” (Documentary) — Directed by Kate Brooks
“The Last Animals
What it’s about: Photojournalist Kate Brooks
turns her lens from war zones to a new kind of genocide in this sweeping and sobering film. As the single-digit population of the Northern White Rhino
ticks closer to extinction, Brooks exposes the epidemic of highly effective poachers and trafficking syndicates, and the heroic efforts of conservationists, park rangers, and scientists to protect these majestic creatures
Why we’re interested: “In 2010, I went to Kenya on a long planned vacation after embedding with a medevac unit at Kandahar Airfield in Afghanistan. It was in the Maasai Mara that I was able to heal from some of the inhumanity I had witnessed,” Brooks recalled to Women and Hollywood in a soon-to-be-published interview. “Upon seeing a herd of wild elephants for the first time, I was reminded in an instant that in spite of all the human destruction on the planet, there was still some natural order. That experience ultimately led me to want to help them.” Brooks’ mission to help endangered elephants and rhinos evolved into an epic journey. “Production spanned four continents and the film is in five languages,” she explained. Since animals can’t speak for themselves, docs like “The Last Animals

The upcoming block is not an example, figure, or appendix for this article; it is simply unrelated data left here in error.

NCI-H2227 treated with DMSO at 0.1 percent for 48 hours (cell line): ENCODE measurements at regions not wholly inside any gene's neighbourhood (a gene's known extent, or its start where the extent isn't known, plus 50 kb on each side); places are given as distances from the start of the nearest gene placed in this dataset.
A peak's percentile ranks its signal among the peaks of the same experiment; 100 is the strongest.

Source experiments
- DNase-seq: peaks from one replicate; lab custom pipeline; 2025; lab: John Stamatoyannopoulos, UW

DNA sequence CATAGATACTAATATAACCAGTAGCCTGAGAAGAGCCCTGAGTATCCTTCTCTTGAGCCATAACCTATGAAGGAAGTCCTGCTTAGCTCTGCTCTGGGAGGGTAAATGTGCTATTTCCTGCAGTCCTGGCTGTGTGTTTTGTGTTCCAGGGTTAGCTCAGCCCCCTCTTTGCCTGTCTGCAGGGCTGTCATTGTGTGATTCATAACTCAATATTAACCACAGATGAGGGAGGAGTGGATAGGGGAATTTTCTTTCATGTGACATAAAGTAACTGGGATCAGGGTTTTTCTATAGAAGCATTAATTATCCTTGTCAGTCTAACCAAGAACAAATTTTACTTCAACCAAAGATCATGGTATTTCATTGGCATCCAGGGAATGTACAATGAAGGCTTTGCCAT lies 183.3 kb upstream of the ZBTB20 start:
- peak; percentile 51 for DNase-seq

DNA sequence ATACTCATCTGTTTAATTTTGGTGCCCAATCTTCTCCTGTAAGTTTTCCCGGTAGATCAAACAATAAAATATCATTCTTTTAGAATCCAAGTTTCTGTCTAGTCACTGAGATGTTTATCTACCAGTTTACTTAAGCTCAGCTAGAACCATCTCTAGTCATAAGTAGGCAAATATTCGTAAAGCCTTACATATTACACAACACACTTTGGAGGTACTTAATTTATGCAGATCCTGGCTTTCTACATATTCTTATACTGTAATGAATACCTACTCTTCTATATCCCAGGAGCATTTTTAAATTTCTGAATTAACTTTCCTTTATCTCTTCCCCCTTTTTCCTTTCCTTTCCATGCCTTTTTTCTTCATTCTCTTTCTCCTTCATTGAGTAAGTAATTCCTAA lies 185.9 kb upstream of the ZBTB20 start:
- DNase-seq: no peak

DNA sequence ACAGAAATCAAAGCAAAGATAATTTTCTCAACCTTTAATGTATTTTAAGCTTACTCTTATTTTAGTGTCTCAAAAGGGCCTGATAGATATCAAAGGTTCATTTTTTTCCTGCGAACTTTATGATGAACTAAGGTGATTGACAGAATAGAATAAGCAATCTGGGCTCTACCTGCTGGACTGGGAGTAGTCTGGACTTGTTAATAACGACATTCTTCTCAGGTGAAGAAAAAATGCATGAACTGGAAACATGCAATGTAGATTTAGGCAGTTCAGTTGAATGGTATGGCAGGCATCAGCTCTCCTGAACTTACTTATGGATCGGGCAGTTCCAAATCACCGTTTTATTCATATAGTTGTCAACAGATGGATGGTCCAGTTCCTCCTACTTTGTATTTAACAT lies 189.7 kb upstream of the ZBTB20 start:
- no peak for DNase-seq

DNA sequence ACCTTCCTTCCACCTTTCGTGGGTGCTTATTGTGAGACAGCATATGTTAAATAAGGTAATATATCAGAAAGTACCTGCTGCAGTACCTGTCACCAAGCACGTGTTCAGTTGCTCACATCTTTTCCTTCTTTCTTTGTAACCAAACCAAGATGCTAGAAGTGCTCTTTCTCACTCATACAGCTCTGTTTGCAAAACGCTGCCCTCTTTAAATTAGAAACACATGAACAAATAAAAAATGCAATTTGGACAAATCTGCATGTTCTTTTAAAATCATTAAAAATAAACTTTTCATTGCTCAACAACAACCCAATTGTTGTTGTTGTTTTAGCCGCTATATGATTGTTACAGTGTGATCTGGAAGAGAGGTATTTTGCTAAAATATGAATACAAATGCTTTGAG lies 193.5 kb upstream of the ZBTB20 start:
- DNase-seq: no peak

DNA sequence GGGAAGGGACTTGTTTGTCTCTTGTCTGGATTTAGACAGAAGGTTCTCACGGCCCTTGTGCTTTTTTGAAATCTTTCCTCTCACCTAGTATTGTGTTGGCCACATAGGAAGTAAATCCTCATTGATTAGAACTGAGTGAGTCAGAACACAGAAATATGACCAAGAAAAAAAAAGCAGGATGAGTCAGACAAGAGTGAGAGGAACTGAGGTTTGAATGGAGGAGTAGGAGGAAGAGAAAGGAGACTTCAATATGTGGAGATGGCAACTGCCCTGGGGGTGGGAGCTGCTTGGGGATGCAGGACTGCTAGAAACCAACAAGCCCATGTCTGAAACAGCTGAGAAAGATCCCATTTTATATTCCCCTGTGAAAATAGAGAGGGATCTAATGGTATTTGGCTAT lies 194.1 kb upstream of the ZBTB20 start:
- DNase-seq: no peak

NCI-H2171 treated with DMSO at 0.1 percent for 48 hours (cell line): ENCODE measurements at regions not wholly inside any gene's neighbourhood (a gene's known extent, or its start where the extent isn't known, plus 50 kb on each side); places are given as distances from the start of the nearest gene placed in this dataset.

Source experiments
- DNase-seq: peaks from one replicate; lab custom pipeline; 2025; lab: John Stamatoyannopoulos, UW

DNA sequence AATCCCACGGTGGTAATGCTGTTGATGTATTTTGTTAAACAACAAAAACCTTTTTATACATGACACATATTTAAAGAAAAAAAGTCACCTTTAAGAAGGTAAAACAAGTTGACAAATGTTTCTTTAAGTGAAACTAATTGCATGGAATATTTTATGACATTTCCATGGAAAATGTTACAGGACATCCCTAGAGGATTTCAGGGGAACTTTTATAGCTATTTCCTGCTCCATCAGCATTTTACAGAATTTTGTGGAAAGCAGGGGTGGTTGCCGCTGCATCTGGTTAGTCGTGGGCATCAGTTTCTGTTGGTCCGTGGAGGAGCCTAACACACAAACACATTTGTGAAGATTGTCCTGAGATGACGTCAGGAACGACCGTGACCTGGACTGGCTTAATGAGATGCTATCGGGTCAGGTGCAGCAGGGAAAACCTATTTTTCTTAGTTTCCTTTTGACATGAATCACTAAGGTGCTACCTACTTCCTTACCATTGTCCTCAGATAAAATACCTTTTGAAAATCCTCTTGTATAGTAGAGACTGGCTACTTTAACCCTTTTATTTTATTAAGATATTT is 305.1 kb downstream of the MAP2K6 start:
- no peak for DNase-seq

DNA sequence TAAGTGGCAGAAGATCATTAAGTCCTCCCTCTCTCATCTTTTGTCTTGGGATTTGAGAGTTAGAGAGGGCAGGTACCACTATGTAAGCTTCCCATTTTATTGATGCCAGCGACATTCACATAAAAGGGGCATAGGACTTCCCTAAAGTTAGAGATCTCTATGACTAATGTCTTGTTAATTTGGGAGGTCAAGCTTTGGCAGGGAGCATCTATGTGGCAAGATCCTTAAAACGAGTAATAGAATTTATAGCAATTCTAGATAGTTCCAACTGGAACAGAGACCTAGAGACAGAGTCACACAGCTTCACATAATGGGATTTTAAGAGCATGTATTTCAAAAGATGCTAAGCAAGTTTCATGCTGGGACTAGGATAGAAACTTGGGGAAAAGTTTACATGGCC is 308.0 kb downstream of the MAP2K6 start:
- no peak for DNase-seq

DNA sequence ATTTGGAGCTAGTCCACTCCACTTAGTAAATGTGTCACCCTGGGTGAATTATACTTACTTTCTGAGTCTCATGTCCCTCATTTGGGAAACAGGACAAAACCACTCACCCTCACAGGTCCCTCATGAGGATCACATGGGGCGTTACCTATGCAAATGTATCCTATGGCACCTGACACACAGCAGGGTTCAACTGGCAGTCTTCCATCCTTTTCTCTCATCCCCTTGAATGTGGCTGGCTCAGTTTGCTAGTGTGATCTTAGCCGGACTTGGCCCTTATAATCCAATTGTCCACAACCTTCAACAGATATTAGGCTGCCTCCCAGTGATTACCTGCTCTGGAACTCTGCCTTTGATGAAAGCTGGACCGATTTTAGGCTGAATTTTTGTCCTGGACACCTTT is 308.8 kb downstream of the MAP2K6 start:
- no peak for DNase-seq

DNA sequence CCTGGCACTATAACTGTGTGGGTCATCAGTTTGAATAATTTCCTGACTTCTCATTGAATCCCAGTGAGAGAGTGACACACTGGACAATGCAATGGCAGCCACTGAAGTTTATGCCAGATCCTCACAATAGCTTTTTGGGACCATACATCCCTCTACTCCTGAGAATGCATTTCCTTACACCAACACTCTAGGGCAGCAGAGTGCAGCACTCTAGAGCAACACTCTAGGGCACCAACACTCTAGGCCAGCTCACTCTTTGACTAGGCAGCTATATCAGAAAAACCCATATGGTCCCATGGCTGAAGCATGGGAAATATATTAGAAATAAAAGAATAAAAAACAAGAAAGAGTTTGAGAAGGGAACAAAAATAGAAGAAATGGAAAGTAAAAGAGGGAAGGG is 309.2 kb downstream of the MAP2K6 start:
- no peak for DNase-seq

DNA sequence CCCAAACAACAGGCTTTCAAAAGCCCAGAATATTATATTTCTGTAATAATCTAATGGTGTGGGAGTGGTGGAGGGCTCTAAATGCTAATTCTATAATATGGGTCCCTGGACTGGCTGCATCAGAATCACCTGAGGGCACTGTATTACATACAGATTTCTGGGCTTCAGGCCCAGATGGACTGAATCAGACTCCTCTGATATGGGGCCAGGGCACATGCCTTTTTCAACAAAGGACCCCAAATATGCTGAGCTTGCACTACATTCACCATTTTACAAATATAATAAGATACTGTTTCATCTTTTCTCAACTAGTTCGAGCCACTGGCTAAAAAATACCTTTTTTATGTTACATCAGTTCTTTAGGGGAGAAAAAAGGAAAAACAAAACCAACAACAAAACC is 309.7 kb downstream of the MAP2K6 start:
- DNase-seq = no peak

” are crucial in educating the public about how our behavior affects different species — and why it matters. Plus, Brooks is a photojournalist, so we’re betting the wildlife footage from “The Last Animals
” is visually stunning.
Tribeca 2017 Preview: Arranged Marriages, Endangered Animals, the Justice System, & More was originally published in Women and Hollywood on Medium
, where people are continuing the conversation by highlighting and responding to this story.